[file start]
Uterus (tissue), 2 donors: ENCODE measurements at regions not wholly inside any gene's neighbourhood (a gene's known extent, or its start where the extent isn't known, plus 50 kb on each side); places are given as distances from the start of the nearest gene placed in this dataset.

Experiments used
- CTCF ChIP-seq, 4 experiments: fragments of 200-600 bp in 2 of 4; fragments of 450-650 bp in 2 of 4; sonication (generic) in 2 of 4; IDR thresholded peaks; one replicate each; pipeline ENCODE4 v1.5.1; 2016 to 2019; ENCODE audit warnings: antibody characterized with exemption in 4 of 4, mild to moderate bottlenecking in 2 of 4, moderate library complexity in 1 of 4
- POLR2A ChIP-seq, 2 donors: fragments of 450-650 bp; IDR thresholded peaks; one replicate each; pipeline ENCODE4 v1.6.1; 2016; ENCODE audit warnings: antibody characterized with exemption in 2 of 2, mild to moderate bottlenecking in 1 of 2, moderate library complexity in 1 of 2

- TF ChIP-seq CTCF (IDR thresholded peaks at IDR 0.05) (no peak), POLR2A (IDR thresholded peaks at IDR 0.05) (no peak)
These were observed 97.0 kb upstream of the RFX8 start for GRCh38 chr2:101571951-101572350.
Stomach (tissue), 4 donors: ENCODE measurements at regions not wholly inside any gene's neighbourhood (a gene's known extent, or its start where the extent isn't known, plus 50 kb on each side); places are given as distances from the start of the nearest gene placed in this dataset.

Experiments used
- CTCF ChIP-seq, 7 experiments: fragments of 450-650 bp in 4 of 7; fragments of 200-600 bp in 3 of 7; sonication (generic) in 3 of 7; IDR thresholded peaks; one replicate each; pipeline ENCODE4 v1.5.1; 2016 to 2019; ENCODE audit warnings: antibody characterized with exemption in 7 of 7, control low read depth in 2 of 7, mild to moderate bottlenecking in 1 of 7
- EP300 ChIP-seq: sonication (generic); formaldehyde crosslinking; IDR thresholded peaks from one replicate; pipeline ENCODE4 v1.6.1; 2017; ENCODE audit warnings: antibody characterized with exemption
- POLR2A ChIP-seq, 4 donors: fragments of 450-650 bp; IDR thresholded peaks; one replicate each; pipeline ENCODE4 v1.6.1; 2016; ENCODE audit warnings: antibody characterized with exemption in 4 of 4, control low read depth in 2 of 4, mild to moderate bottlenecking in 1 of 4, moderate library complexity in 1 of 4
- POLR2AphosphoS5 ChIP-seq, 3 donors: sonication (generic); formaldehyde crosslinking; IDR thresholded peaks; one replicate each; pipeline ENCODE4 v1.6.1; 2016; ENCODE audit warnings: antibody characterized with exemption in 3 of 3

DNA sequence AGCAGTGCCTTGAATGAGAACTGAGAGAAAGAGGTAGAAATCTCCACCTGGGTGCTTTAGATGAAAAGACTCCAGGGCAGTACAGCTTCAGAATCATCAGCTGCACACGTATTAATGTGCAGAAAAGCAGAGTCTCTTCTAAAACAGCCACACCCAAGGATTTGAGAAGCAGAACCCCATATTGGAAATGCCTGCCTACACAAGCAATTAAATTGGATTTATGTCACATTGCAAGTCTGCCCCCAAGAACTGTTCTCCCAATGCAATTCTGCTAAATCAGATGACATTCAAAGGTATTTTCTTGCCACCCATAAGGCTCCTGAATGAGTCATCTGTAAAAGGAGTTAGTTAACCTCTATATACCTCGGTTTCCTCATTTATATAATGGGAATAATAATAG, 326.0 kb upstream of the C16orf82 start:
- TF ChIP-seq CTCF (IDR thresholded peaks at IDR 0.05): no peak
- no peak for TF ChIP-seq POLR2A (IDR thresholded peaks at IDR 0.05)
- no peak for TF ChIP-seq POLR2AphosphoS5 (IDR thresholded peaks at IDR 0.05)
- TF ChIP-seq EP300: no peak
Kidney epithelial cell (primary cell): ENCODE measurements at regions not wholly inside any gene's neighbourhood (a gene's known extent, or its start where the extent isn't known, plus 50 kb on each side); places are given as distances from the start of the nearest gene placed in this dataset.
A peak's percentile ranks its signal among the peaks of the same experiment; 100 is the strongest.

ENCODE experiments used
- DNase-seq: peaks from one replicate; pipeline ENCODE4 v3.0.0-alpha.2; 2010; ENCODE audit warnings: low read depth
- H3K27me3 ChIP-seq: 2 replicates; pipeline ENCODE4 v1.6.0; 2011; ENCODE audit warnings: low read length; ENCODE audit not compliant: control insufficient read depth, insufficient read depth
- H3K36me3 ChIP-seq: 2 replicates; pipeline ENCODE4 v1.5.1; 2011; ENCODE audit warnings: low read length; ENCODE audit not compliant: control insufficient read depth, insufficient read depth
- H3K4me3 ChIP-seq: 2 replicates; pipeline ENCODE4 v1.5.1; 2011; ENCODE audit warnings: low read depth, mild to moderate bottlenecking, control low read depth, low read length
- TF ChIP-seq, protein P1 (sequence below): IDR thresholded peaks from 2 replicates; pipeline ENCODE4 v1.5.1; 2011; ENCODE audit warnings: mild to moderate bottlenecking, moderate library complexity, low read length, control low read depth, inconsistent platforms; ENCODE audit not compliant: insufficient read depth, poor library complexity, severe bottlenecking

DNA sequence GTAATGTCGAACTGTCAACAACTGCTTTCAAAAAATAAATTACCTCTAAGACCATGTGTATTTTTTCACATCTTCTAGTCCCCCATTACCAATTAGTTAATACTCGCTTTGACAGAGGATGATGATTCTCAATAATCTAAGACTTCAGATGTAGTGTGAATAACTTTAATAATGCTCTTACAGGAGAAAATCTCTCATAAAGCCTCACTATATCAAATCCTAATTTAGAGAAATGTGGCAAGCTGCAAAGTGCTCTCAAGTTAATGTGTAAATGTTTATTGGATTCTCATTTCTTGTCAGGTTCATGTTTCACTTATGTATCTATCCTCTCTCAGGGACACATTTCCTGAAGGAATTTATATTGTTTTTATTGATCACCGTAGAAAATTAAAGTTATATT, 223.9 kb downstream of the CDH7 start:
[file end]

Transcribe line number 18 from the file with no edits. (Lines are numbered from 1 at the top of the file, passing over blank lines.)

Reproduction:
Kidney epithelial cell (primary cell): ENCODE measurements at regions not wholly inside any gene's neighbourhood (a gene's known extent, or its start where the extent isn't known, plus 50 kb on each side); places are given as distances from the start of the nearest gene placed in this dataset.